Group size, or sample size, is another consideration. The number of individual objects or organisms in a group must be enough to meet the statistical requirements of the study. While this depends on the design and specific statistical analyses to be performed, a good rule of thumb is that a minimum of 6 individual objects or organisms be placed in each treatment group. This number is determined statistically. Less than 6 objects per group reduces the statistical strength of the data, while more than 6 objects per group only slightly increases the statistical strength of the data.

Measurement Repetition. All measurements performed in a study are subject to experimental error. Experimental errors are not personal mistakes or miscalculations made by the experimenter, generally due to the lack of care. Such personal blunders are not legitimate and should not be made in any experiment. Rather, experimental errors are inherent to the measurement and cannot be eliminated simply by being more careful.

There are two types of experimental errors: systematic errors and random errors. Systematic errors are errors that are consistently repeated errors made in the same way and to the same extent every time a measurement is taken. They yield results that differ from the real value by the same amount. Thus, they affect the accuracy of a measurement. Common sources of systematic errors are faulty calibration or poor maintenance of an instrument, including systematic errors associated with pipets or pipetting, or parallax error by the user, that is, an error that results from the user reading an instrument at an angle resulting in a reading which is consistently high or consistently low. In this age of digital instrument readouts, parallax error is a rare problem.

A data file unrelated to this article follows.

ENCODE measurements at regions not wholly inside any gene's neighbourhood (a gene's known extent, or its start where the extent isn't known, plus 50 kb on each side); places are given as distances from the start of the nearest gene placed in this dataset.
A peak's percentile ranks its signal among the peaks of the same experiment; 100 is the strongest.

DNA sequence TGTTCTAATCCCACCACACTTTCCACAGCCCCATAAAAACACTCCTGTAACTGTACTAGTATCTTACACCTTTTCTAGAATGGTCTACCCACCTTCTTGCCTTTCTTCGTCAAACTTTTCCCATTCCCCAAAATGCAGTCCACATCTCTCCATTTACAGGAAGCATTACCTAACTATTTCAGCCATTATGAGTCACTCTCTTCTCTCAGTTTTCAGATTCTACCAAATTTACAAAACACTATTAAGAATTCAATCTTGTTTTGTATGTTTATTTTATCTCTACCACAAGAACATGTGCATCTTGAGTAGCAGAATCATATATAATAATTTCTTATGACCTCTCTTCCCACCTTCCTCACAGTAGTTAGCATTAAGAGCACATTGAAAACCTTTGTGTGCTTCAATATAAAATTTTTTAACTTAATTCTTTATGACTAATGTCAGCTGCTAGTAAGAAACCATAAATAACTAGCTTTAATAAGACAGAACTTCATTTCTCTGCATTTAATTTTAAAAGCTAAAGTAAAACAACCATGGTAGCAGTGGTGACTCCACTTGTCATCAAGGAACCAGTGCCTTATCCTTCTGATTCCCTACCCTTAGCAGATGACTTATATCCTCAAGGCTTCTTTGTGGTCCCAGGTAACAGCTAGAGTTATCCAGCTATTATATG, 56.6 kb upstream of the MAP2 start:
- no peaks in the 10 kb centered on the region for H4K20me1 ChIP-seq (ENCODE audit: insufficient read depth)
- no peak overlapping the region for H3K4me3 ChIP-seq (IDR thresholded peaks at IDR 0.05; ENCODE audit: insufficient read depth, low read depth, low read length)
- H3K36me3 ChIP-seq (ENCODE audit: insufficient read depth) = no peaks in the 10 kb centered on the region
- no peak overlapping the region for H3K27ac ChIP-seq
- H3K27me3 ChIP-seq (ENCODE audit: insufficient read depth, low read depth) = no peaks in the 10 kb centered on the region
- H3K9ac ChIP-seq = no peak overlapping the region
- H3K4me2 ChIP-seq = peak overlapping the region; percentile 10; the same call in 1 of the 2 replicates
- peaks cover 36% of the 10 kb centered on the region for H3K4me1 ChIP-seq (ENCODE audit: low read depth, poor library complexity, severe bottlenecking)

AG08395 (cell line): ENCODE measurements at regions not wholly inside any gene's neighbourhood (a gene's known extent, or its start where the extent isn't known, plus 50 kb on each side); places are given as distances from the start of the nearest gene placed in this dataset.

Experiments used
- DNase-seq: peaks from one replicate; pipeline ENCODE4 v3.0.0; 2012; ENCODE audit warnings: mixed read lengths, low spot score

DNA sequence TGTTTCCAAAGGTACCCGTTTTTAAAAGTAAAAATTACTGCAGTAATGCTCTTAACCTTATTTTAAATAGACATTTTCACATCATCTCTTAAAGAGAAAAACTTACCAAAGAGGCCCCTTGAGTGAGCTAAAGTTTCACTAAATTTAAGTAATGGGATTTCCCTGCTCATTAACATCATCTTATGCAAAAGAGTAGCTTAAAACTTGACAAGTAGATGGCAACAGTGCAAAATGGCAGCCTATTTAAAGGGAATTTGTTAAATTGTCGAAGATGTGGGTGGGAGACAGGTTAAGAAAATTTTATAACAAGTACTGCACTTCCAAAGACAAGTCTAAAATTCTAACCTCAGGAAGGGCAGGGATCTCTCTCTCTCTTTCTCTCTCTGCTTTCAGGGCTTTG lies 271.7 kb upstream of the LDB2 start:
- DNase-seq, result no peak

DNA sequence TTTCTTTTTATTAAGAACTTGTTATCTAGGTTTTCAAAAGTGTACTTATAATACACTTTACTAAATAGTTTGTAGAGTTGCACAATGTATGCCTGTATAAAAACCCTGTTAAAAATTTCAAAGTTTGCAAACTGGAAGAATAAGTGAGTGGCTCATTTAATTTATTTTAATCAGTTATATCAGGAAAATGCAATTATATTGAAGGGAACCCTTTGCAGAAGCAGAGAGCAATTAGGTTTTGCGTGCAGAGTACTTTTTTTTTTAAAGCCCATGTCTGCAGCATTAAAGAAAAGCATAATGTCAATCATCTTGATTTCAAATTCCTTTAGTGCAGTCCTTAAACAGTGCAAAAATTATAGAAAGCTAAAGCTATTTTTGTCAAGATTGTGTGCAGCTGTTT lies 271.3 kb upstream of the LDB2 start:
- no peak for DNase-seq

Random errors are errors that vary from measurement to measurement. They are due to random, unpredictable variations in the measurement process, and they yield results that fluctuate above and below the true or accepted value. Thus, they affect the precision of a measurement. Common sources of random errors are random errors in pipetting, problems estimating a measurement that falls between the graduations on an instrument, guessing a measurement from a fluctuating instrument reading, and taking a measurement from an instrument at the limit of the instrumentís reliability and sensitivity.

Measurements subject to systematic errors cannot be improved by repeating those measurements. However, measurements subject to random errors can be improved by repeating those measurements several times and by refining the measurement method or technique. Thus, in any well-designed, measurement repetition is an important feature deliberately incorporated into the study. And when a measurement is reported, the arithmetic mean and standard deviation of each set of multiple measurements should be provided (See Statistics from information on mean and standard deviation).


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  • Wikipedia. Observational Study. http://en.wikipedia.org/wiki/Observational_study
  • Wikipedia. Observational Error. http://en.wikipedia.org/wiki/Observational_error